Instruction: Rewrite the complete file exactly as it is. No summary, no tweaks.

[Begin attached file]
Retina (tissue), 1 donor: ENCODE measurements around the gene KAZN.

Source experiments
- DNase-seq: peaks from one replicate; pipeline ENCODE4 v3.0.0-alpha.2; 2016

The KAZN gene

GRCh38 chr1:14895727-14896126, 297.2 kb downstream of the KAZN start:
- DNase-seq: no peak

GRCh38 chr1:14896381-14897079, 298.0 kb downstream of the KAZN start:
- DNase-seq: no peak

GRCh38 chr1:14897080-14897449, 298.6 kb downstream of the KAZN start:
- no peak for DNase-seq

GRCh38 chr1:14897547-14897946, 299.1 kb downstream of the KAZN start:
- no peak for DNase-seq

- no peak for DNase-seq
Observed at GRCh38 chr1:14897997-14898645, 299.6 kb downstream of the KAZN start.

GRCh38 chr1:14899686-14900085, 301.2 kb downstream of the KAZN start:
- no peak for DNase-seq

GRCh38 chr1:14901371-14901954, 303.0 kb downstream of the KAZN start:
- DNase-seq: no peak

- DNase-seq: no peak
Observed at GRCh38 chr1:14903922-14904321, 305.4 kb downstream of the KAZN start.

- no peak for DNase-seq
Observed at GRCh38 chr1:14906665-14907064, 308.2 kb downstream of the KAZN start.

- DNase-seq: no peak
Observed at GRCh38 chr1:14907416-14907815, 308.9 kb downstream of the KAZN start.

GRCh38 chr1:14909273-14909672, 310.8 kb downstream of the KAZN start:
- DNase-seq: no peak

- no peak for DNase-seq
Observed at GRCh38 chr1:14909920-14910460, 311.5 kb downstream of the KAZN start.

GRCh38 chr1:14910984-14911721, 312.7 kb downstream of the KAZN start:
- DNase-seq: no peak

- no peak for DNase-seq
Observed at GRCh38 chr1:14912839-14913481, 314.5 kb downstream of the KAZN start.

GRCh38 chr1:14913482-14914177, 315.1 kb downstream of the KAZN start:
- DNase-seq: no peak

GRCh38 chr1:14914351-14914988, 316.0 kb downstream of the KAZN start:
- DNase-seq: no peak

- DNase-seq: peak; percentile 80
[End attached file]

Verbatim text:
Retina (tissue), 1 donor: ENCODE measurements around the gene KAZN.

Source experiments
- DNase-seq: peaks from one replicate; pipeline ENCODE4 v3.0.0-alpha.2; 2016

The KAZN gene

GRCh38 chr1:14895727-14896126, 297.2 kb downstream of the KAZN start:
- DNase-seq: no peak

GRCh38 chr1:14896381-14897079, 298.0 kb downstream of the KAZN start:
- DNase-seq: no peak

GRCh38 chr1:14897080-14897449, 298.6 kb downstream of the KAZN start:
- no peak for DNase-seq

GRCh38 chr1:14897547-14897946, 299.1 kb downstream of the KAZN start:
- no peak for DNase-seq

- no peak for DNase-seq
Observed at GRCh38 chr1:14897997-14898645, 299.6 kb downstream of the KAZN start.

GRCh38 chr1:14899686-14900085, 301.2 kb downstream of the KAZN start:
- no peak for DNase-seq

GRCh38 chr1:14901371-14901954, 303.0 kb downstream of the KAZN start:
- DNase-seq: no peak

- DNase-seq: no peak
Observed at GRCh38 chr1:14903922-14904321, 305.4 kb downstream of the KAZN start.

- no peak for DNase-seq
Observed at GRCh38 chr1:14906665-14907064, 308.2 kb downstream of the KAZN start.

- DNase-seq: no peak
Observed at GRCh38 chr1:14907416-14907815, 308.9 kb downstream of the KAZN start.

GRCh38 chr1:14909273-14909672, 310.8 kb downstream of the KAZN start:
- DNase-seq: no peak

- no peak for DNase-seq
Observed at GRCh38 chr1:14909920-14910460, 311.5 kb downstream of the KAZN start.

GRCh38 chr1:14910984-14911721, 312.7 kb downstream of the KAZN start:
- DNase-seq: no peak

- no peak for DNase-seq
Observed at GRCh38 chr1:14912839-14913481, 314.5 kb downstream of the KAZN start.

GRCh38 chr1:14913482-14914177, 315.1 kb downstream of the KAZN start:
- DNase-seq: no peak

GRCh38 chr1:14914351-14914988, 316.0 kb downstream of the KAZN start:
- DNase-seq: no peak

- DNase-seq: peak; percentile 80